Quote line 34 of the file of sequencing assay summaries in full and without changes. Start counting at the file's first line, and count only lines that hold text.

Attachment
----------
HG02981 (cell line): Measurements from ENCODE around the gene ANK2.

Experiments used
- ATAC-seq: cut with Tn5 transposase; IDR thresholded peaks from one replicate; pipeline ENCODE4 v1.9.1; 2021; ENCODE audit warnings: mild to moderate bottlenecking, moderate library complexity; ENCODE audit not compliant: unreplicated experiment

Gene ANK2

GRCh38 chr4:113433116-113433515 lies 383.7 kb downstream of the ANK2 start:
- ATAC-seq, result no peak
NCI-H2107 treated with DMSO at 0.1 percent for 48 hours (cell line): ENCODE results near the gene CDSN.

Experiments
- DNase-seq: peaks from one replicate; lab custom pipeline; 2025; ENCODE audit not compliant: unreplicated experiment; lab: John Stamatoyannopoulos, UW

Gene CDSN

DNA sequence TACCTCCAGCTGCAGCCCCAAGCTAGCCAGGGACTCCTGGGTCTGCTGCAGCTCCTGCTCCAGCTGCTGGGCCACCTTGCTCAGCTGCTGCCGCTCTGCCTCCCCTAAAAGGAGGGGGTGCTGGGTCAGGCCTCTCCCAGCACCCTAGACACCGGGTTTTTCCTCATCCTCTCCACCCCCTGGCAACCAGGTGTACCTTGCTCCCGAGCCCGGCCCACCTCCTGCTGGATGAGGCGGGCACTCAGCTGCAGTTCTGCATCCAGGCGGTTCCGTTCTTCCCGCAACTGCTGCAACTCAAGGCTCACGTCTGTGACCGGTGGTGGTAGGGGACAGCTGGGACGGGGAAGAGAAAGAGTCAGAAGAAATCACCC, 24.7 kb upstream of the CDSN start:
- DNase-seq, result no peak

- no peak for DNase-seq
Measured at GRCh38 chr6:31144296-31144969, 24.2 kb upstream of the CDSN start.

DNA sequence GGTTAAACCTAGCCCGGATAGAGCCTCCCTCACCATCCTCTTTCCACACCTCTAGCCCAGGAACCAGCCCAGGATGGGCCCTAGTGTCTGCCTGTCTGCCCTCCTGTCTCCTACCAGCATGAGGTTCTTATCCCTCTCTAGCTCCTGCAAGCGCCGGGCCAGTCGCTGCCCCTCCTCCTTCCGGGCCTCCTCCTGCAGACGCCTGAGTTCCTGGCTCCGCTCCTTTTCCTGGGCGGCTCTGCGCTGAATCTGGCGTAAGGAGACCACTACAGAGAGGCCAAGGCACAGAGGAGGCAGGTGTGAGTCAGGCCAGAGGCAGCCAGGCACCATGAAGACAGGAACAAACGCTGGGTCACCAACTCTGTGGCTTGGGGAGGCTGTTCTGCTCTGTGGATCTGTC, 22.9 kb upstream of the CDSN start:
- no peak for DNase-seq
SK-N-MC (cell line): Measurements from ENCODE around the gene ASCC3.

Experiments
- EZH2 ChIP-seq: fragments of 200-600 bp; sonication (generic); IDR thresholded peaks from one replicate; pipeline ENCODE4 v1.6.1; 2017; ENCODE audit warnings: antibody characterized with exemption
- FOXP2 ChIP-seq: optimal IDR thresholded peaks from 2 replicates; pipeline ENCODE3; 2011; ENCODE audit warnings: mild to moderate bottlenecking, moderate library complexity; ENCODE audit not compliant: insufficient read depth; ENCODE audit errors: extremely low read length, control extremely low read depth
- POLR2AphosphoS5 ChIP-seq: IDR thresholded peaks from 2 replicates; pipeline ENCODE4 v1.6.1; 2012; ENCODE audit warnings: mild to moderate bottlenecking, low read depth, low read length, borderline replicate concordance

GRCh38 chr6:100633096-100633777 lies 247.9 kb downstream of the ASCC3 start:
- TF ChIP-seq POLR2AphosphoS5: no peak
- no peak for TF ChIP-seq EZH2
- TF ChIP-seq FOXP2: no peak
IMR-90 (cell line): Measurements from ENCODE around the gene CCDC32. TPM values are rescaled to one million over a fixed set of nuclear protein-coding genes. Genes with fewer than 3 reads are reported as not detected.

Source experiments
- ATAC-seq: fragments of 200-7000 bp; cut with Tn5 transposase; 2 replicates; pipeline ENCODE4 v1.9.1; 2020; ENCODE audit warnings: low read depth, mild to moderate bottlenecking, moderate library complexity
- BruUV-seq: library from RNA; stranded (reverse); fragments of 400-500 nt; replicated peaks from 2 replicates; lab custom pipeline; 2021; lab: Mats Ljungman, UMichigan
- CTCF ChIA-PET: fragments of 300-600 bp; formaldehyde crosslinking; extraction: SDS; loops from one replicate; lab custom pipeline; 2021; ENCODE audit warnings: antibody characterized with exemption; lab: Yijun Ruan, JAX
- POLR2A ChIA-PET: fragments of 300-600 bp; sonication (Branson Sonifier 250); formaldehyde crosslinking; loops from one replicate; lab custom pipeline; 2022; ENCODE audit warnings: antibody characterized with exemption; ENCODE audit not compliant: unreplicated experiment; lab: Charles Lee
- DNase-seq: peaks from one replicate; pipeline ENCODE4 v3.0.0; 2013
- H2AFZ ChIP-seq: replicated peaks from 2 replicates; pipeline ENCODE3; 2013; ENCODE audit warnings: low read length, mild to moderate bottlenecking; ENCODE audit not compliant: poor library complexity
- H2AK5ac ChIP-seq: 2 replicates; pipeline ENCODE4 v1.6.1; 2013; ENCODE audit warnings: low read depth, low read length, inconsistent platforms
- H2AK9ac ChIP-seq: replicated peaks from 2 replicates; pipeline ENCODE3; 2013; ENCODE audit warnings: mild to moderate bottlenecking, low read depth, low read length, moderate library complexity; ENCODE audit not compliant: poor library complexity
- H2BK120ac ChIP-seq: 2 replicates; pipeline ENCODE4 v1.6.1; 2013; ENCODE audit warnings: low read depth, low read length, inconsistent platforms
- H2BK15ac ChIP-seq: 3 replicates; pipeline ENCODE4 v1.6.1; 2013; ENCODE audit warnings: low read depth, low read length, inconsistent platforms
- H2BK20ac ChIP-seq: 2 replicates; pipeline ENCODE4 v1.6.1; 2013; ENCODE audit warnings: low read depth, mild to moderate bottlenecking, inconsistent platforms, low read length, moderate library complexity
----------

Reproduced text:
- H2AK5ac ChIP-seq: 2 replicates; pipeline ENCODE4 v1.6.1; 2013; ENCODE audit warnings: low read depth, low read length, inconsistent platforms